• Temperature of the water
  • Amount of wear in the pipes,
  • How long the water has been in contact with the plumbing materials
  • Whether or not the water is treated with chemicals to prevent corrosion
Lead Pipes in Some Homes Prior to Being Banned in 1988

What do Lead Pipes Look Like?

First of all, to really know what is going on it’s important to have your water tested for lead by an accredited water laboratory.

Lead service lines are an undetectable hazard to human health allowing lead to leach into drinking water. When water becomes in contact with lead pipes a chemical reaction occurs in the pipes that contain lead.  This reaction is known as corrosion, when that surface is a lead pipe, some of the lead dissolves into the water even when corrosion control treatment is used.

There is no level of exposure to lead that is known to be without harmful effects. Lead service lines, and small diameter plumbing pipes providing water in older homes can be compared to lead straws causing an ongoing danger to lead exposure.

The most common sources of lead in drinking water are lead pipes, water faucets, and plumbing materials & fixtures. Also, exterior pipes that transports drinking water from the water source to the home may also contain lead. A home’s plumbing fixtures, solder, and pipe fittings made prior to 1986 might also contain lead.

It’s very important to know what the service line to your house or a house that you may be purchasing is made from, it may not be made from lead but it’s still good to know.  Typical water service line materials may include lead, copper, galvanized steel, PVC and other plastic materials.

Water service lines are just the small pipes that connect water mains, the larger water pipes that normally run under or parallel to the street stopping right at a homeowner’s property line. Up until the mid 80s lead service lines were still commonly installed.

And where are all those lead service lines today? A lot of them are still in use. Finally, in 1988 the installation of new lead service lines was completely banned in 198. But there has never been a national requirement to remove lead service lines that were already in place, it’s difficult to know for sure due to lack of data but, it’s estimated there may still be 10-million lead service lines in use providing water.

Is Your Home Utilizing a Lead Service Line?

To begin with, lets review a few dates…

  1. What year was your house built?
  2. Your home is older, when was it connected to the local water utility or water well?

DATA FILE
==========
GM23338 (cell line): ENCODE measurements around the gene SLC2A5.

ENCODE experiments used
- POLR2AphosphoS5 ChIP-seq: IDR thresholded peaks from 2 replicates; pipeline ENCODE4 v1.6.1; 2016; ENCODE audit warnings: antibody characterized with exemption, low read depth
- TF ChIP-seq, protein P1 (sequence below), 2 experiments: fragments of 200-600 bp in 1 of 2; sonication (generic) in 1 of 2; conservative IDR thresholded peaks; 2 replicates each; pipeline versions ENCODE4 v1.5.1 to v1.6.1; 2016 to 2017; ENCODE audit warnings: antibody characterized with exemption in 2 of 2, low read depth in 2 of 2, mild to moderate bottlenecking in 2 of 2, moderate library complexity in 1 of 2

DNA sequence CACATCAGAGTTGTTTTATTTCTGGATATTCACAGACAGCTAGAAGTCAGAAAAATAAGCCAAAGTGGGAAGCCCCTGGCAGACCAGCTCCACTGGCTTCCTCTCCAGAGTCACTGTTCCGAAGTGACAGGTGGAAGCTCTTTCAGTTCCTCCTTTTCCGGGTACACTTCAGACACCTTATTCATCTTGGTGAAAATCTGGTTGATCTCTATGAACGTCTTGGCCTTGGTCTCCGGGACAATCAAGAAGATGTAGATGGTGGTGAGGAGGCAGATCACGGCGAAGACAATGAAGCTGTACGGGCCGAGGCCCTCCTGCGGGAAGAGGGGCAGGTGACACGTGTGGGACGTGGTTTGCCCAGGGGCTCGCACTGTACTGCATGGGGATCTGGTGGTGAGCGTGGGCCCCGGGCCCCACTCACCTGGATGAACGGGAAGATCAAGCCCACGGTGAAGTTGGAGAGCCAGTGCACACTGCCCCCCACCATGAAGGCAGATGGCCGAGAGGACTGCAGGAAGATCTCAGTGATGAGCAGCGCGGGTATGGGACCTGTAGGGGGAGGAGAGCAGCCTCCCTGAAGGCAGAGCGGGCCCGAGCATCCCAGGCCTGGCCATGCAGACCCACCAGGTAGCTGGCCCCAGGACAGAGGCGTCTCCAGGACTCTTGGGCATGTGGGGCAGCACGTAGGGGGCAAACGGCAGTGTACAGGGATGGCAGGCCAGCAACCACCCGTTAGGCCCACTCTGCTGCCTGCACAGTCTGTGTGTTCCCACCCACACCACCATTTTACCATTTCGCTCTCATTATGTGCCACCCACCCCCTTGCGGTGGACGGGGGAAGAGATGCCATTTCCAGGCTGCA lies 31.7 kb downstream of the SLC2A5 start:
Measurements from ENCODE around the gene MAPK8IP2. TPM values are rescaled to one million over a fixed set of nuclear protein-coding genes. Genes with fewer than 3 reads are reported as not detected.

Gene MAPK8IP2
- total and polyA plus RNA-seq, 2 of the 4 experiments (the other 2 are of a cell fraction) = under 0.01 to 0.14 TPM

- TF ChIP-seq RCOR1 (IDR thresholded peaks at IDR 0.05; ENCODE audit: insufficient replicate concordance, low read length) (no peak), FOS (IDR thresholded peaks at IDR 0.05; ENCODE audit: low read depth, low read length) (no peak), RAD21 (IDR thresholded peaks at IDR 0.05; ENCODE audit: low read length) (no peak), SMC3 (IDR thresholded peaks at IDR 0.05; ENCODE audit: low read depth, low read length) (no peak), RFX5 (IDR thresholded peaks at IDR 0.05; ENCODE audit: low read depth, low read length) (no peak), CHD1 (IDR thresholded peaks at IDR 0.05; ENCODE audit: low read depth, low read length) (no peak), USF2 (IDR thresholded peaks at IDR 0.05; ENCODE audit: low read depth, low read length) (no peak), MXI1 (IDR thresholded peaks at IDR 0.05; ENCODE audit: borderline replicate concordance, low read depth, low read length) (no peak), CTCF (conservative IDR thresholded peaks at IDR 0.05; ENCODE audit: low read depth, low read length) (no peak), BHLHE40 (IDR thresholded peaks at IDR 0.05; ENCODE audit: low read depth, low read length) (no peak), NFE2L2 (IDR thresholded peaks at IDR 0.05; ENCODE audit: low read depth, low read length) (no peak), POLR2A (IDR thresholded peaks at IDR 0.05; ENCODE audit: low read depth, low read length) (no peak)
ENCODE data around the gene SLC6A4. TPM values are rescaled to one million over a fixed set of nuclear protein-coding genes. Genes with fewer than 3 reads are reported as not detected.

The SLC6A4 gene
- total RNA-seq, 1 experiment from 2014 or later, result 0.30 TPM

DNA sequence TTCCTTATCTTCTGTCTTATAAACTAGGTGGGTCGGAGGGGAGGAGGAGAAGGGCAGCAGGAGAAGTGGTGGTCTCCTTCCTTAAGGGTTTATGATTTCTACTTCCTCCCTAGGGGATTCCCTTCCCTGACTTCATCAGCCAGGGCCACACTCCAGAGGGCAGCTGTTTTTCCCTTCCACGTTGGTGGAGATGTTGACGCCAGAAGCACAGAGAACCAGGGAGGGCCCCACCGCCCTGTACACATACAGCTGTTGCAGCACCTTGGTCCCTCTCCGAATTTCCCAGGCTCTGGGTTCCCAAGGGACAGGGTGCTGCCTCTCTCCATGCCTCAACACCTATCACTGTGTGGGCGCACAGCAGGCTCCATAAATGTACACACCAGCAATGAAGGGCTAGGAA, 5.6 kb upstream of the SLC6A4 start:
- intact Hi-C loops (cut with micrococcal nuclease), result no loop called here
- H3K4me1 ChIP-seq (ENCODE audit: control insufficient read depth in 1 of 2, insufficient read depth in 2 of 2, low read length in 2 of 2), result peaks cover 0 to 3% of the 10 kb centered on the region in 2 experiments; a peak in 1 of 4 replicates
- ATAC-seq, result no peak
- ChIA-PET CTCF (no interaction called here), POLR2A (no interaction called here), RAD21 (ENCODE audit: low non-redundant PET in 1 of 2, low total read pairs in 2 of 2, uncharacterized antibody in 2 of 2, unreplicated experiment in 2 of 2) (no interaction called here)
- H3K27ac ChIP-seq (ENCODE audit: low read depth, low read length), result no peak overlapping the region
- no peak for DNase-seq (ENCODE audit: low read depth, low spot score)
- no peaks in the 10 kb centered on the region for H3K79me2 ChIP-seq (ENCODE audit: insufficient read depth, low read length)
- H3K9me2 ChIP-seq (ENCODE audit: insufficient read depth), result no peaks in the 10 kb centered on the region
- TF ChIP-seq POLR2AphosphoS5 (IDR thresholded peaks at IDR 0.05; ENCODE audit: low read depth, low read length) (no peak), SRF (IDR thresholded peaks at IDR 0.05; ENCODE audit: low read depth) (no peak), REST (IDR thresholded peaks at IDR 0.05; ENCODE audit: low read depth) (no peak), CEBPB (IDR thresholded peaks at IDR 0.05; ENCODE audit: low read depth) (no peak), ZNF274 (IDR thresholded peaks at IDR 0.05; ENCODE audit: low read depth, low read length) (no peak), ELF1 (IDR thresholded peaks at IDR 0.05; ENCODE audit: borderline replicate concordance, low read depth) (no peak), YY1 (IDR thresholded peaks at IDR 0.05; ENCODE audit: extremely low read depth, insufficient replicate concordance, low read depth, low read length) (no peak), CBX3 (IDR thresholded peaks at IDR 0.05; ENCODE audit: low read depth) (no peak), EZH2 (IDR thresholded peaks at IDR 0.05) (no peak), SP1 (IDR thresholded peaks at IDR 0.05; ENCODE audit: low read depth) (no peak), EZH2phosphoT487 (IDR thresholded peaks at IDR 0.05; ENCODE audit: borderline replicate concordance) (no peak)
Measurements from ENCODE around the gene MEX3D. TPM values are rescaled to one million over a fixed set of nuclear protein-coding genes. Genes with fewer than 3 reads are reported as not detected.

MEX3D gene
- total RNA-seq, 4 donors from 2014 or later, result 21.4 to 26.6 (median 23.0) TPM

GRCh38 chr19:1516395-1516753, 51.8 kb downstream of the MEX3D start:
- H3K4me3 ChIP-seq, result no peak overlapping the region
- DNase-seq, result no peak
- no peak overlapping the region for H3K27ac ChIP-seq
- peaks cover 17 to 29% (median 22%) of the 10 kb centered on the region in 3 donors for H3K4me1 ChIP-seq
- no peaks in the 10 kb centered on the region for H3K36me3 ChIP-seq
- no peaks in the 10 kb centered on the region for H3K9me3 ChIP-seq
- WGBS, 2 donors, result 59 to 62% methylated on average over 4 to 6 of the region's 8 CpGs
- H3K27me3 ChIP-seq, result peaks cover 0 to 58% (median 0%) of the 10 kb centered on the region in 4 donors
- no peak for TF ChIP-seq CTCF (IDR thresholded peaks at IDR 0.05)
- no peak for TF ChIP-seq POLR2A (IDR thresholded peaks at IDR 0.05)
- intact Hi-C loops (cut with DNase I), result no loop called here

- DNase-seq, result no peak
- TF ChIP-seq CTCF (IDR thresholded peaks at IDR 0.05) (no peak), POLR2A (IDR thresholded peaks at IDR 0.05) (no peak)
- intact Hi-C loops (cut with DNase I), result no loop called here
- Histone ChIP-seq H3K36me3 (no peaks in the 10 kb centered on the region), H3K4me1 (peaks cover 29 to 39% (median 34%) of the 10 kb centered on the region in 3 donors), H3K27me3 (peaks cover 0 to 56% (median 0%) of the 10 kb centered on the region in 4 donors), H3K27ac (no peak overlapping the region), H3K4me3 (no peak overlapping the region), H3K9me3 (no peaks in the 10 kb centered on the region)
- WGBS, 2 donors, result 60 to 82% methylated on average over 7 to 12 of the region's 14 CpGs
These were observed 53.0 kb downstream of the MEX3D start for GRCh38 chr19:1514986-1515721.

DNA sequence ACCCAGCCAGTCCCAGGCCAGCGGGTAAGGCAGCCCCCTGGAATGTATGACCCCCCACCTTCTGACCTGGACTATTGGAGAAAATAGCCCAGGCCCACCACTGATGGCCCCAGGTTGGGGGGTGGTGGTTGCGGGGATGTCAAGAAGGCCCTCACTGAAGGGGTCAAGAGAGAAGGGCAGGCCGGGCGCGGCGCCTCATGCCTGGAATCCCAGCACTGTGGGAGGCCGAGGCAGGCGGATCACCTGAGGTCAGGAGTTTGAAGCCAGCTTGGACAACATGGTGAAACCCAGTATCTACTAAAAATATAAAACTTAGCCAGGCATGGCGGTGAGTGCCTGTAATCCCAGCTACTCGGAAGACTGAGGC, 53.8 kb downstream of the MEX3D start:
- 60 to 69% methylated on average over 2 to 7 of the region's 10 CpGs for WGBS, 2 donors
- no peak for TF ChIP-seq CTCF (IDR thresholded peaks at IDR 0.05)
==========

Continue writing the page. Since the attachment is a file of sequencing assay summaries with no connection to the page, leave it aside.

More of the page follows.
3. Was your house was renovated?  Or was a new home built replacing an old house on a property that was previously serviced by the water supply?  What year was that?

This information is often easily accessible. You can search tax records, real estate listings of the property, maybe building permits that would include the year that the house was built or possibly renovated.

The first water service will most often be connected the year the original house was constructed on the property.  If the home was originally serviced by a private water well, there still may be lead pipes within the home.  If your home was not constructed until after 1988 there is likely little to be concerned about regarding lead service lines.  Also, you should be aware that not all homes built prior to 1988 have lead service lines.  Not all communities used lead service lines, some used them extensively right up until the ban on the lines in 1988.

Your city might still have lead service lines in place from the water main to the curb. The best thing to do is call your city to see what kind of records might be available to you and your neighbours.

Does Your Water Service Line Contain Lead?

How to Check Your Water Service Line for Lead

The water service line coming from the city water main into your house is normally in the basement or crawlspace if you don’t have a basement. It will usually be located at the lowest point in the house.

If you can see that the service line is a dark matte gray color, that’s usually a good indicator that you may have a lead service line in your home.

You can also gently scratch the service line with a coin or a screwdriver, if it’s lead, the metal will be soft and leave a shiny silver metal scratch in the pipe.

Copper water pipes are normally a bronze, bright or dark orange colour and are made of a very hard material. Scratching a copper pipe with a coin will leave a faint bronze coloured mark.

There are other materials that may have been used aside from lead or copper, you can also have a plastic or galvanized steel service line coming into your house. If it’s steel, a magnet would stick to it. If it’s lead or copper, a magnet will NOT stick to it to the pipe.